Depending on your region, the education market today may be excellent or non-existent. The economy in the Southwest was driven for years by growth, and growth was driven by construction—primarily housing. Enter the recession and new housing construction came to a halt, entire housing developments were abandoned, and school construction stopped. Areas like Texas and Colorado that didn’t experience the housing boom have economies less affected by the recession, and spending on education continues. In older and established regions of the country, like the Northeast and Midwest, economic realities have settled in and spending on education is being slashed.
Education budgets, whether K-12 schools or post-secondary, are dependent on state tax revenues, and there isn’t a state in the country that isn’t faced with lower revenues from a shrinking tax base. Federal stimulus money directed at states and education is drying up, and 2011 and 2012 may result in even deeper cuts in state spending on all programs including education. Colleges and universities that have continued to raise tuition to offset these revenue losses are reaching the limits. They are pricing post-secondary education right out of the affordability curve, which will likely cause falling enrollments.
What is your business to do if you banked for the last few years on the education market and are now faced with these ponderous economic realities? You’re probably facing stiff pricebased competition as everyone scrambles for a piece of the shrinking pie. Some won’t survive; others will just downsize and try to wait it out. The smart moves will come from those who go back to basics and re-tool for a changing education market.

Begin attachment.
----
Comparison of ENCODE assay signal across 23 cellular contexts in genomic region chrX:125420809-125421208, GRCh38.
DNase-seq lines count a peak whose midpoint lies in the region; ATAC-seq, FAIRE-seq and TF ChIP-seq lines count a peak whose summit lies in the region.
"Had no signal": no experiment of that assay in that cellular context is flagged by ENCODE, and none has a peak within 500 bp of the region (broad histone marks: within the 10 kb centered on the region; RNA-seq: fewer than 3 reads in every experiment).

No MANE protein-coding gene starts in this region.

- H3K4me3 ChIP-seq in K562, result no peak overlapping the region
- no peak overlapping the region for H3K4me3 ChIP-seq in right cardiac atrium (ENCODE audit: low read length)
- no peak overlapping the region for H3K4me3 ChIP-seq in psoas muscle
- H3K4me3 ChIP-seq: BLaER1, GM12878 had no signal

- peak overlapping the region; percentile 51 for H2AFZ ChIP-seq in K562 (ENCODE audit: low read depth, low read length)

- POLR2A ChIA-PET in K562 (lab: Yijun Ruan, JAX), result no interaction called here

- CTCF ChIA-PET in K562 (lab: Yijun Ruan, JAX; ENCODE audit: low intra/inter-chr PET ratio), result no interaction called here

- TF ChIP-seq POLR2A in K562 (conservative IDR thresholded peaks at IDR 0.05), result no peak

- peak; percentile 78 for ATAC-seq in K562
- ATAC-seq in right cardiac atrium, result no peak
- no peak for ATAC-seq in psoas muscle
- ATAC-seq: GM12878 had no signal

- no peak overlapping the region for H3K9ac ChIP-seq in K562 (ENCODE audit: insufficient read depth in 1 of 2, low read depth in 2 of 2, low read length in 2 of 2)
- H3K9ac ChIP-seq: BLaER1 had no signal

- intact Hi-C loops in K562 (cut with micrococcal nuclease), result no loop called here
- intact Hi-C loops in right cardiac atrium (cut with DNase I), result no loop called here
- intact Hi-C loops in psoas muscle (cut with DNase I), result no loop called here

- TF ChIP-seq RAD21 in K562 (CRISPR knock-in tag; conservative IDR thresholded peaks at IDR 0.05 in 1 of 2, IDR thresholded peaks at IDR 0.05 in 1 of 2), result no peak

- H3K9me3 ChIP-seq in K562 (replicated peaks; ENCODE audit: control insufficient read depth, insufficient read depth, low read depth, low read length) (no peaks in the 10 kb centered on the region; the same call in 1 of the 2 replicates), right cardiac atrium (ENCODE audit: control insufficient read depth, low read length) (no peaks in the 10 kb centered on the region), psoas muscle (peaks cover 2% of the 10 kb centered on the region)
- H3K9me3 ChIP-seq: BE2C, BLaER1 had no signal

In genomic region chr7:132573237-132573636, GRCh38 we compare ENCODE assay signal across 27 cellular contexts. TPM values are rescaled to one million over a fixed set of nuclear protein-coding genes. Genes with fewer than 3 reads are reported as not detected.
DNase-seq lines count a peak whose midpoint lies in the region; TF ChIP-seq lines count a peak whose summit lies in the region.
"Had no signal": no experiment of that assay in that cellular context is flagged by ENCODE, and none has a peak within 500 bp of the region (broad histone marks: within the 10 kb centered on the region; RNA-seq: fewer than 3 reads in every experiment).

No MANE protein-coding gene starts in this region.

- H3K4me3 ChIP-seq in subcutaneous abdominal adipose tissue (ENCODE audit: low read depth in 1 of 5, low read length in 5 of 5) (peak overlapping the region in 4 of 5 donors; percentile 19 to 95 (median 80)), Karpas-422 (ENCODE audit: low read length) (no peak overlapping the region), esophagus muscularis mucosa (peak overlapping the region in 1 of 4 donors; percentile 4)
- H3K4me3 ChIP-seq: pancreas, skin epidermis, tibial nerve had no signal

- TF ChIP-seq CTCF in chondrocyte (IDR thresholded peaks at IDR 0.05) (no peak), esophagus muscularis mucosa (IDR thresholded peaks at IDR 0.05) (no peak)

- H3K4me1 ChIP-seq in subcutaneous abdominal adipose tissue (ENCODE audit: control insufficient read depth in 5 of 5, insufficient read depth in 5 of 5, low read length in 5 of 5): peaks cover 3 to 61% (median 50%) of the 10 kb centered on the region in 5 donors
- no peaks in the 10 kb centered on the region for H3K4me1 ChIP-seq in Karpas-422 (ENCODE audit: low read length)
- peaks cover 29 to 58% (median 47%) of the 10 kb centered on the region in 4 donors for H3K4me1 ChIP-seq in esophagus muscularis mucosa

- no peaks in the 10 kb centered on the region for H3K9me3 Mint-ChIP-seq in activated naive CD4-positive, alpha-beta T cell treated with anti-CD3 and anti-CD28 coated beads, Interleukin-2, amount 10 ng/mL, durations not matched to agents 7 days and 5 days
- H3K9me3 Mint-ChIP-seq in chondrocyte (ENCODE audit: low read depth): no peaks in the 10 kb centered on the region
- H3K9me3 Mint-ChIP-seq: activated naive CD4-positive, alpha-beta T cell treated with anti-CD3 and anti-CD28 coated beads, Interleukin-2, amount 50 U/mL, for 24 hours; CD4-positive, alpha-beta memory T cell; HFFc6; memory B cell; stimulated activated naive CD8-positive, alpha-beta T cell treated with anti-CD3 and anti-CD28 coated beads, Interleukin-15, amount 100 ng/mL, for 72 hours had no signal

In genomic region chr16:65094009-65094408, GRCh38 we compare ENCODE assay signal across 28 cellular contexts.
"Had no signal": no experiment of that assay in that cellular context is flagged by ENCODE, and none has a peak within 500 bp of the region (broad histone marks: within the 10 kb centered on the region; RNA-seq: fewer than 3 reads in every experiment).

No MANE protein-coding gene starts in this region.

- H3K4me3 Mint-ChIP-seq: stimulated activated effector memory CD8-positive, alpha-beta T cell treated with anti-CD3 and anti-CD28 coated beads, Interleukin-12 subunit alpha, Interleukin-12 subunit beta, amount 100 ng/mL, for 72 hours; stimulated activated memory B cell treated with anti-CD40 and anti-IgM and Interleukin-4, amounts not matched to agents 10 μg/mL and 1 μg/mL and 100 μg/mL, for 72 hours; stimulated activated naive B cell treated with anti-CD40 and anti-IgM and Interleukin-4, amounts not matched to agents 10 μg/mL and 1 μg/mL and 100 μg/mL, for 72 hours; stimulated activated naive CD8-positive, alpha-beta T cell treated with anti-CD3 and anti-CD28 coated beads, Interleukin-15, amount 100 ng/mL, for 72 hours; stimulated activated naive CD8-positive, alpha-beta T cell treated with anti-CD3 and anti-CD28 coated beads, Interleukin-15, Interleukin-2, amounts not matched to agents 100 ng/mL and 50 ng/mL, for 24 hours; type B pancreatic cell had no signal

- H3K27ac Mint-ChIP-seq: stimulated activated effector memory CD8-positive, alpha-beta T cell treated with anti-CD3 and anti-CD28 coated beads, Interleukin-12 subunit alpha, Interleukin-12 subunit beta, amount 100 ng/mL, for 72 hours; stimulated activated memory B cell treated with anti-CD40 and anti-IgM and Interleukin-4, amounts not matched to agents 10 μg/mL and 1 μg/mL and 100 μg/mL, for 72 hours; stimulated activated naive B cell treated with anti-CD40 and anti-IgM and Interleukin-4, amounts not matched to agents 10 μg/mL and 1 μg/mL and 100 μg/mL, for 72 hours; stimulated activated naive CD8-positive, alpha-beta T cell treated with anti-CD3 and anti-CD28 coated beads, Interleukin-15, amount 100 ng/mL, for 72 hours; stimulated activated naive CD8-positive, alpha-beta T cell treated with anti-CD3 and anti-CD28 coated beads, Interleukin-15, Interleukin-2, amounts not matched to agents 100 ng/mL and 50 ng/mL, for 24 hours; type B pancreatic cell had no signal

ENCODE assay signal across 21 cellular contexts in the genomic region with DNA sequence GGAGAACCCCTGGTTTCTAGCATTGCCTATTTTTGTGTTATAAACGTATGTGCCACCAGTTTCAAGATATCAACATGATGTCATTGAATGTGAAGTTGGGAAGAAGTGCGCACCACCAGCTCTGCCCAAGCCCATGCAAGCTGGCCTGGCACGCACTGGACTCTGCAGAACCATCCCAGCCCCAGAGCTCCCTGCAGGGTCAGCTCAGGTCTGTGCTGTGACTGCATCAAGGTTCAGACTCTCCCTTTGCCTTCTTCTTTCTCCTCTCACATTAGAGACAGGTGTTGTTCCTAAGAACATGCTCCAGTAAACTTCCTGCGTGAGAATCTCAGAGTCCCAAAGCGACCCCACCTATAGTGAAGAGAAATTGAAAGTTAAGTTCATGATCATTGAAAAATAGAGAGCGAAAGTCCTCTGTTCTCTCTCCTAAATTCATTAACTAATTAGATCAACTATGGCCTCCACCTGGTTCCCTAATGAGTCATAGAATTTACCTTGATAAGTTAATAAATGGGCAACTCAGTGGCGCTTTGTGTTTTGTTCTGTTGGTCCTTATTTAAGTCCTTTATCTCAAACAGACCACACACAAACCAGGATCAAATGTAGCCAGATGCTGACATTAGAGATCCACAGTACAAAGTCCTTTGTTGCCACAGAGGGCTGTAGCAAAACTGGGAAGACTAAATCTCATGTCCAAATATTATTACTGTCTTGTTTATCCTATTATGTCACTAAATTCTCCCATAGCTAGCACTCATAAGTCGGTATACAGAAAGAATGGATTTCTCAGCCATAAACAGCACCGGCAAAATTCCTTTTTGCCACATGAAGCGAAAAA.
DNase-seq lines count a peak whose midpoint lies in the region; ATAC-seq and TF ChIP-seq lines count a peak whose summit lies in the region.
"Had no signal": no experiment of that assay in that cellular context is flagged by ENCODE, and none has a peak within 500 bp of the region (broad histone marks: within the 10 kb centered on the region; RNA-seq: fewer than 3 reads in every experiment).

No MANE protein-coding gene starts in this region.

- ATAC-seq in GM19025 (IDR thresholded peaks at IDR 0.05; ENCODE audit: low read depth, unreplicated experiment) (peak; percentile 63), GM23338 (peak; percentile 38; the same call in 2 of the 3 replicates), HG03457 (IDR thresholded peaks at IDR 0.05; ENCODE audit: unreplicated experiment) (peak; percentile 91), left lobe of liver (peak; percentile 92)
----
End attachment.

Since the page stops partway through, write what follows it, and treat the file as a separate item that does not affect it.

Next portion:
Let’s face it, spending on education is shrinking, but it’s not completely disappearing. Priorities have changed and smarter technologies that can offer measurable payback are in demand. Security concerns on campuses are on the rise, and school administrators and school boards are demanding solutions and finding the dollars to secure students and teachers. They must be able to demonstrate to the public that they are taking reasonable steps to avoid and deal with incidents that can make it to the front page of the newspaper.
Physical Security: There isn’t a school board or administrator that isn’t currently engaged in discussions about campus security. Cameras, access control, metal detectors, and mass notification systems are among the many solutions that most integrators are qualified to deploy and support. Don’t assume the schools in your area have it all figured out. They are looking for trusted advisors that can recommend cost effective, yet meaningful solutions to protect assets, students, and staff.
Performing Arts: Schools nationwide are finding ways to rent their performing arts facilities to community groups, churches, and even community arts programs. They are discovering alternative income streams by renting out buildings and theaters that were once reserved exclusively for school use. When they rent these facilities, additional demands are placed on performance audio and video systems, often requiring investments in upgrades and higher quality systems.